Drinking properly when cycling - what's to consider in hot temperatures

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When you're already sweating without any physical exertion, many people realise that sport is not an option today. But not everyone wants to miss out on sporting activities when temperatures are high. After all, if you skip training too often, you may not achieve your training goals. But don't worry: you don't necessarily have to skip exercise on hot summer days. But you should be careful not to overload your body. You can do this with these tips:

Find cooler times and places

On hot days, it is best to cycle in the cooler morning or evening hours. You should also prioritise routes through forests, as this is where it is shadiest. The basics on hot days - drinking enough and protecting yourself from the sun with sun cream and headgear - apply even more when cycling.

Exactly how much you need to drink depends on numerous factors, such as the type of cycling, the intensity and duration of the exertion, your level of training and, of course, the climate.

When you should reach for a water bottle

When you get on your bike in high temperatures, a well-filled water bottle should be your constant companion.  You should drink 100 to 250 millilitres approximately every 15 to 30 minutes, even if you don't feel thirsty.

By the time you start to feel thirsty, it may already be too late, as your body is signalling an acute lack of fluids and slowing down your performance. When cycling, you can lose up to two litres of water per hour.

Biking despite the heat: the right drinks are crucial

In addition to the amount of fluid, its ingredients are also crucial. You may have noticed that, in addition to sweat, you also form salty deposits on your skin when you get home from a sports session.

To optimally cover your salt requirements in summer, you should consume around 0.5 to 1.0 gram of salt per litre of liquid. It is perfectly sufficient to sprinkle a small pinch of table salt into your drink. However, if you want to take a precise dose, you can also use salt tablets.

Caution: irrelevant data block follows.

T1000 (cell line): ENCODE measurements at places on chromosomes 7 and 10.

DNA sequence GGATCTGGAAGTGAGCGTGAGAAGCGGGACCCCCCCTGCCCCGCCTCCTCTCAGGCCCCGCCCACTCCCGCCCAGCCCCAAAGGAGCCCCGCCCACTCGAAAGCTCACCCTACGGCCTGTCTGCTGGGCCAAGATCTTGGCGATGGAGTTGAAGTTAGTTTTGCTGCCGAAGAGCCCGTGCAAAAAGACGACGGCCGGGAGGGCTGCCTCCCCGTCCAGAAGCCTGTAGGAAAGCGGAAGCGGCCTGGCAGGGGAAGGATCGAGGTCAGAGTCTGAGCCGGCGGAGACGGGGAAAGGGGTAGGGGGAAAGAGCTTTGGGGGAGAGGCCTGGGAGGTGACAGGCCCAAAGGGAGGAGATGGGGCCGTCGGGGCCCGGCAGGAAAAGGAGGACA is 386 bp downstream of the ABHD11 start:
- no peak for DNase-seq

In addition to sodium-rich mineral water, special sports drinks, homemade fruit juice spritzers or isotonic drinks are particularly suitable for an adequate intake of fluids, minerals and salt.

Hyperhydration: the danger of drinking too much

In addition to dehydration, there is another danger for athletes: hyperhydration, also known as water intoxication. Although the athlete consumes sufficient fluids, the composition is not correct. The body excretes salts with the sweat, but does not get them back.

The result: the water-salt ratio in the body is out of balance. The absorbed fluid enters the tissue. Water retention forms in the brain (oedema). The resulting pressure impairs breathing and, in extreme cases, can even lead to death.

Water intoxication can be recognised in good time by a number of symptoms: If you feel unwell and can clearly feel the water sloshing in your stomach, please stop drinking immediately. Salty pretzels and savoury snacks can be helpful in such a case.

Nausea, tiredness, confusion, heavy breathing, a severe throbbing headache and swelling of the hands and feet can also indicate hyperhydration. If you experience severe symptoms, please consult a doctor or hospital immediately.

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